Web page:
Though it is well within the rights of Buhari to exercise, the presidential pardon granted to the former governors may rubbish the much-vaunted anti-graft crusade.
If corrupt elites continue to get a reprieve on account of their positions in society, it shows that the government is merely paying lip service to the fight against corruption in the country.
Thus, rather than dissuade, it will further embolden other public officials to continue looting the treasury and encourage other politicians aspiring for elective positions to see public offices as platforms to share the “national cake.”
3. Northern elders demand for Buhari’s resignation
The Northern Elders Forum (NEF) on April 12 demanded President Buhari’s resignation over the growing insecurity in Nigeria.
In a statement issued by its Director of Publicity and Advocacy, Dr. Hakeem Baba-Ahmed, NEF asked the President to step down from his position saying, “The administration of President Muhammadu Buhari does not appear to have answers to the challenges of security to which we are exposed.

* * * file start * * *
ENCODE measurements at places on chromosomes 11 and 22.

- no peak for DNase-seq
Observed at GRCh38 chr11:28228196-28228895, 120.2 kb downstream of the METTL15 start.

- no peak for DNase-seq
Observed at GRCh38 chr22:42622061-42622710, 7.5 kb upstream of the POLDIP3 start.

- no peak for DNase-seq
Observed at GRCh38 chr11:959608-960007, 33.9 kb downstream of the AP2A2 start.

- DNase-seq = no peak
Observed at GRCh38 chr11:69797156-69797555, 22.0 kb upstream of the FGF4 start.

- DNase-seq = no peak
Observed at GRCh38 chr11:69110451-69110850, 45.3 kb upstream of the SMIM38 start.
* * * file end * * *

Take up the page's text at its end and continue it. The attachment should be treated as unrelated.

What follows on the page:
“We cannot continue to live and die under the dictates of killers, kidnappers, rapists and sundry criminal groups that have deprived us of our rights to live in peace and security.
“Our constitution has provisions for leaders to voluntarily step down if they are challenged by personal reasons or they prove incapable of leading.”
Why it matters
Though the Northern elders’ demand might look partisan, it shows that the group and other Nigerians have lost patience with the President over his government’s inability to secure the country.
It is unlikely, however, that the vote of no confidence will persuade the president to resign. This is essentially so because no such DNA is deeply ingrained in the country’s political culture.
The call by Northern Elders must, therefore, be seen only as a symbolic gesture to force the hands of government into stronger action given the failure of repeated assurances.
4. Adebanjo’s warning on another President from North
The leader of apex pan-Yoruba socio-political organisation, Afenifere, Ayo Adebanjo, on April 11 warned of dire consequences if another northerner succeeds President Buhari in 2023, saying such an arrangement would spell doom for Nigeria.